114. I clearly foresee that raging beasts will come in fury to tear to pieces with their diabolical teeth this little book and the one the Holy Spirit made use of to write it, or they will cause it at least to lie hidden in the darkness and silence of a chest and so prevent it from seeing the light of day. They will even attack and persecute those who read it and put into practice what it contains. But no matter! So much the better! It even gives me encouragement to hope for great success at the prospect of a mighty legion of brave and valiant soldiers of Jesus and Mary, both men and women, who will fight the devil, the world, and corrupt nature in the perilous times that are sure to come.


"Let the reader understand. Let him accept this teaching who can."


3. Principal practices of devotion to Mary

115. There are several interior practices of true devotion to the Blessed Virgin. Here briefly are the main ones:

  1. Honouring her, as the worthy Mother of God, by the cult of hyperdulia, that is, esteeming and honouring her more than all the other saints as the masterpiece of grace and the foremost in holiness after Jesus Christ, true God and true man.
  2. Meditating on her virtues, her privileges and her actions.
  3. Contemplating her sublime dignity.
  4. Offering to her acts of love, praise and gratitude.
  5. Invoking her with a joyful heart.
  6. Offering ourselves to her and uniting ourselves to her.
  7. Doing everything to please her.
  8. Beginning, carrying out and completing our actions through her, in her, with her, and for her in order to do them through Jesus, in Jesus, with Jesus, and for Jesus, our last end. We shall explain this last practice later.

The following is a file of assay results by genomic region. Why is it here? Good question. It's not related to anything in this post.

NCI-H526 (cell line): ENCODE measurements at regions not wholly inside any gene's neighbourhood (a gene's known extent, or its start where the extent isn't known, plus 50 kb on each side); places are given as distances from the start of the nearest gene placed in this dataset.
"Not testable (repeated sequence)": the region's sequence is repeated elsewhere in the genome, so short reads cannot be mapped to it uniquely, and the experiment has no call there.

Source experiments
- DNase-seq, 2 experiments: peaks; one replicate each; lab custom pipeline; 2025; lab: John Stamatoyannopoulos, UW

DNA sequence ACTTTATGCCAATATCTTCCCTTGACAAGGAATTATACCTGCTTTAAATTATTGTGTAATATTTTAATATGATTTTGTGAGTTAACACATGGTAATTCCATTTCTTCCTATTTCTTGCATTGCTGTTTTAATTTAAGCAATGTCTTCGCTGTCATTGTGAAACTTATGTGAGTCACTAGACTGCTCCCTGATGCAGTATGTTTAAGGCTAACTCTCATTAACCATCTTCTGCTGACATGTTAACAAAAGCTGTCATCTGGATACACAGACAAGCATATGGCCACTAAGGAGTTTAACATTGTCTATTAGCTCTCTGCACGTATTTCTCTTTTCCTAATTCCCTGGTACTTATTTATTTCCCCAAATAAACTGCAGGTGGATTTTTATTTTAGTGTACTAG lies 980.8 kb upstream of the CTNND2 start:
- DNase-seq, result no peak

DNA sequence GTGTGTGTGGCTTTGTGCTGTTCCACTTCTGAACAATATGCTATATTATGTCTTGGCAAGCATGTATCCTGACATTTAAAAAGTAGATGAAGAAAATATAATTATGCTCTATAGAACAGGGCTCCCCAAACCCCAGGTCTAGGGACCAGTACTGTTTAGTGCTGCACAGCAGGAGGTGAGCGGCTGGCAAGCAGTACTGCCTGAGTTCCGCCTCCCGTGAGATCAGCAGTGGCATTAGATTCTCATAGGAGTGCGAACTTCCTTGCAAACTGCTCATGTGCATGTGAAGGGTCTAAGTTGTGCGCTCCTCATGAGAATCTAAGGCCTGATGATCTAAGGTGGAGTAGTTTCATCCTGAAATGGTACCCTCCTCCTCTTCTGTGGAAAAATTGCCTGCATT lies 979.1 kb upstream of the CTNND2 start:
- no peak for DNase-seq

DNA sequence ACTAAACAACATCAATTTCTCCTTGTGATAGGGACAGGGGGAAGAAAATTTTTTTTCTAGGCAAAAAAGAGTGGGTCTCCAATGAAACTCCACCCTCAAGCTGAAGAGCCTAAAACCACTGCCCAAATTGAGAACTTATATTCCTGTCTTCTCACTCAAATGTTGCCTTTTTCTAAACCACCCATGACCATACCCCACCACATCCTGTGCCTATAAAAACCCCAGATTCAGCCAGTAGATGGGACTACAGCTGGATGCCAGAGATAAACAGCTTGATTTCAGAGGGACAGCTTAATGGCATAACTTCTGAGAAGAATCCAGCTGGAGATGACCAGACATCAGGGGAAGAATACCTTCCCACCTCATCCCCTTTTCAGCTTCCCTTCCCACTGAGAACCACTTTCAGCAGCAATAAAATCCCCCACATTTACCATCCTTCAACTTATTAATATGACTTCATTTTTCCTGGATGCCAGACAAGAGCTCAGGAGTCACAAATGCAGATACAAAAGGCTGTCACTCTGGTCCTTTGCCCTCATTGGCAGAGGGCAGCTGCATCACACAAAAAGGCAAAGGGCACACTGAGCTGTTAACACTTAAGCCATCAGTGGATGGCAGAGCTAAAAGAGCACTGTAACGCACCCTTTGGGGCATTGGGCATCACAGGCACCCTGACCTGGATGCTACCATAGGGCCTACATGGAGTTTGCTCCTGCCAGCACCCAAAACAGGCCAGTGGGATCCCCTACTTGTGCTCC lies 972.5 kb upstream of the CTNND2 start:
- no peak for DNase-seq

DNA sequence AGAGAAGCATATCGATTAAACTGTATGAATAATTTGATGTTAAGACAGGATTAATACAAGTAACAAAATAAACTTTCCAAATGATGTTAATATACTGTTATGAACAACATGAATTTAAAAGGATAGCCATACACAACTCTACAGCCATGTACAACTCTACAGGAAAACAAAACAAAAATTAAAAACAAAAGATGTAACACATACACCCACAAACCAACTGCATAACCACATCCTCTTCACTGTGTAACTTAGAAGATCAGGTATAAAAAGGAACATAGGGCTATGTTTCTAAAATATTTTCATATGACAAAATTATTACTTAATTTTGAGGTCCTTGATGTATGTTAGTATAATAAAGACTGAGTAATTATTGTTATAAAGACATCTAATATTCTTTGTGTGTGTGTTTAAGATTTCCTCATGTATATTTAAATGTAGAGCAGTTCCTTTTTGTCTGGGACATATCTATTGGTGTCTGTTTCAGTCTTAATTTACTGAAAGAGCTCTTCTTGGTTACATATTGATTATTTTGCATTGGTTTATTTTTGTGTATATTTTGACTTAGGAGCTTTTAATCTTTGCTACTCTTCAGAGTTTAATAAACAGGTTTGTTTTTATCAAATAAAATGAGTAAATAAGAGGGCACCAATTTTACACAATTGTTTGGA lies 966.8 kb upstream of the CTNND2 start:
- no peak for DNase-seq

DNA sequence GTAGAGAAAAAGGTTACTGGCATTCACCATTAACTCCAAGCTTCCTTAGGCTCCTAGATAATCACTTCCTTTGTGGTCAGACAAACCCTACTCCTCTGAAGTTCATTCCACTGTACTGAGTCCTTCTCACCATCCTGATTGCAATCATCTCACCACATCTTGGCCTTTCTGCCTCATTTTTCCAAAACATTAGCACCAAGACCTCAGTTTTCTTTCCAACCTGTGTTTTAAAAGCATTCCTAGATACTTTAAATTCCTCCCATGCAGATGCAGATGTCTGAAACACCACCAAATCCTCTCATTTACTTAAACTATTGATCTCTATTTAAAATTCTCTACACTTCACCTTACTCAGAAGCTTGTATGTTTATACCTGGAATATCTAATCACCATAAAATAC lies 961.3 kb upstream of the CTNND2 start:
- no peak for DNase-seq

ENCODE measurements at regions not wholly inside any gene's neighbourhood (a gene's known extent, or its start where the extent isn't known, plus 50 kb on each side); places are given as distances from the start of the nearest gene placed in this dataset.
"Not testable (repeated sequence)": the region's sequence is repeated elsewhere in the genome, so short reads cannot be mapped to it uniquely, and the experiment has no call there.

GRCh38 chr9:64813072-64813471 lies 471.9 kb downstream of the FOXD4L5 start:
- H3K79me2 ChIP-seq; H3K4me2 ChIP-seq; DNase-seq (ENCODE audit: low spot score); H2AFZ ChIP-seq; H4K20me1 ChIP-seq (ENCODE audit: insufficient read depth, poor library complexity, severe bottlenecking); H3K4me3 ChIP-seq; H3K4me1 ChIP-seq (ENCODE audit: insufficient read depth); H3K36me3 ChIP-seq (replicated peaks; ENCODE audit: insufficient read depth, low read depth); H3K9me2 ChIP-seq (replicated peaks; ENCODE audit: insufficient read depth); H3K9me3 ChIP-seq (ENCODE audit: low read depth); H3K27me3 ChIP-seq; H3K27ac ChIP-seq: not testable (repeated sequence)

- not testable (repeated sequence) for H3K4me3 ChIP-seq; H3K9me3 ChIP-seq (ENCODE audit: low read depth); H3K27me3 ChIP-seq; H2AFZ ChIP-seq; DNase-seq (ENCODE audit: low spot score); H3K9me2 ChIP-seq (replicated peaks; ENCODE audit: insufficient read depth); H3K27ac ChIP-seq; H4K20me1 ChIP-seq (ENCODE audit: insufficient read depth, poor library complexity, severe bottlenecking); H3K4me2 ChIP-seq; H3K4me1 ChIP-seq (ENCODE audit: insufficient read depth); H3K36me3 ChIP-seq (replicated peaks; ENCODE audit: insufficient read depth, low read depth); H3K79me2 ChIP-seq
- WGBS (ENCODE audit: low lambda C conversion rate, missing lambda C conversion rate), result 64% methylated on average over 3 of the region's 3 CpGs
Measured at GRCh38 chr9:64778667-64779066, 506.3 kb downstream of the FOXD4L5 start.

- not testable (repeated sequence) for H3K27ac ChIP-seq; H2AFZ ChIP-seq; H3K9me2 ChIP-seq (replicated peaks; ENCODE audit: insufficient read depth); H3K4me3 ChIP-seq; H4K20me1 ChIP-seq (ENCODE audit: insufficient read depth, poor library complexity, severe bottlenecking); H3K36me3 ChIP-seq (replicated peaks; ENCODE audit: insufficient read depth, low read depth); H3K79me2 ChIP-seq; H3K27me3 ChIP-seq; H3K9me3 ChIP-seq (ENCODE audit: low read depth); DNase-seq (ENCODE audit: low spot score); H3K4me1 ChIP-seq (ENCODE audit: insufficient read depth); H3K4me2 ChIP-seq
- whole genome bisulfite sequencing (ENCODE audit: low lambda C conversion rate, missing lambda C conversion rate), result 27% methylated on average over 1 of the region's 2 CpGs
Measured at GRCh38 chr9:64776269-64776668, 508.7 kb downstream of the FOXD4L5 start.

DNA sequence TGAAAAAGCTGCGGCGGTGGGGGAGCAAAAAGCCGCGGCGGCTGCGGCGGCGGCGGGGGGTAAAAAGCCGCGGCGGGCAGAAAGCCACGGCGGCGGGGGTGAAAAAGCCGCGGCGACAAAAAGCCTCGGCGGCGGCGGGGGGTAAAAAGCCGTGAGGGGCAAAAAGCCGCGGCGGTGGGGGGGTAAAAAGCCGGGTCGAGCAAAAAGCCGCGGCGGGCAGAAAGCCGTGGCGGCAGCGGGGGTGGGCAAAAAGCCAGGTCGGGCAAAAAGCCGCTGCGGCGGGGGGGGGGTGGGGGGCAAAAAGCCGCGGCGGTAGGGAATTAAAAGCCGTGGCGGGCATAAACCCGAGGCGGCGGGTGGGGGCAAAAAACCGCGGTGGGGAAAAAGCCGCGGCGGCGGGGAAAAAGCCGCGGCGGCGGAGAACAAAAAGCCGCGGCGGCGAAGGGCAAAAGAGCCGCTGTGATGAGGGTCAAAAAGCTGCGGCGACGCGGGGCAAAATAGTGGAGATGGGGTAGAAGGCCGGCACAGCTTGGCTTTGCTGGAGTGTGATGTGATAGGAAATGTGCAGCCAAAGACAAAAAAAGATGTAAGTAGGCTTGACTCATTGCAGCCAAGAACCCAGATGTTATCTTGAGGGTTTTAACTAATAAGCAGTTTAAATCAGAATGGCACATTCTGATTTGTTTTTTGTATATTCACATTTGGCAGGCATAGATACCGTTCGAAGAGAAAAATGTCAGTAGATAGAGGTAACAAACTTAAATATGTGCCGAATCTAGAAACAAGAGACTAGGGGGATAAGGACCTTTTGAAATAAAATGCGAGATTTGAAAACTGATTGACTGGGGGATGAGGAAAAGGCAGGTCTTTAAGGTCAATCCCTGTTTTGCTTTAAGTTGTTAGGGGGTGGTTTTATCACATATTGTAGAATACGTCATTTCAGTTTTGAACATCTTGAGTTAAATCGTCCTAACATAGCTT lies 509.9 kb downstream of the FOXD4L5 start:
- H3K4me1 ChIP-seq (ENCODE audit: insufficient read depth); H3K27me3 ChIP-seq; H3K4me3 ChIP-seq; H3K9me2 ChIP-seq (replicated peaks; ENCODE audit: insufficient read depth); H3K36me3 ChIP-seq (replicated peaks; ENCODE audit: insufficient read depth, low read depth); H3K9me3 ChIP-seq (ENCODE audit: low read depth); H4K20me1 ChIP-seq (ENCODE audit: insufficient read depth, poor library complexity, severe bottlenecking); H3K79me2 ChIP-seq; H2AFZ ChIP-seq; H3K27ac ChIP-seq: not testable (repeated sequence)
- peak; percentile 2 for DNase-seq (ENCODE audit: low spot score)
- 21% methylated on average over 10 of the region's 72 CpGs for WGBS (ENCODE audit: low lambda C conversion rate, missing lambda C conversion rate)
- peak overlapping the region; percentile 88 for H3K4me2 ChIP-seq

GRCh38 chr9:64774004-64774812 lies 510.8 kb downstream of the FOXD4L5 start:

116. True devotion to our Lady has also several exterior practices. Here are the principal ones:

  1. Enrolling in her confraternities and joining her sodalities.
  2. Joining religious orders dedicated to her.
  3. Making her privileges known and appreciated.
  4. Giving alms, fasting, performing interior and exterior acts of self-denial in her honour.
  5. Carrying such signs of devotion to her as the rosary, the scapular, or a little chain.
  6. Reciting with attention, devotion and reverence the fifteen decades of the Rosary in honour of the fifteen principal mysteries of our Lord, or at least five decades in honour of the Joyful mysteries—the Annunciation, the Visitation, the Birth of our Lord, the Purification, the Finding of the Child Jesus in the temple; or the Sorrowful mysteries: the Agony in the Garden, the Scourging, the Crowning with thorns, the Carrying of the Cross, and the Crucifixion; or the Glorious mysteries: The Resurrection of our Lord, the Ascension, the Descent of the Holy Spirit, the Assumption of our Lady, body and soul, into heaven, the Crowning of Mary by the Blessed Trinity.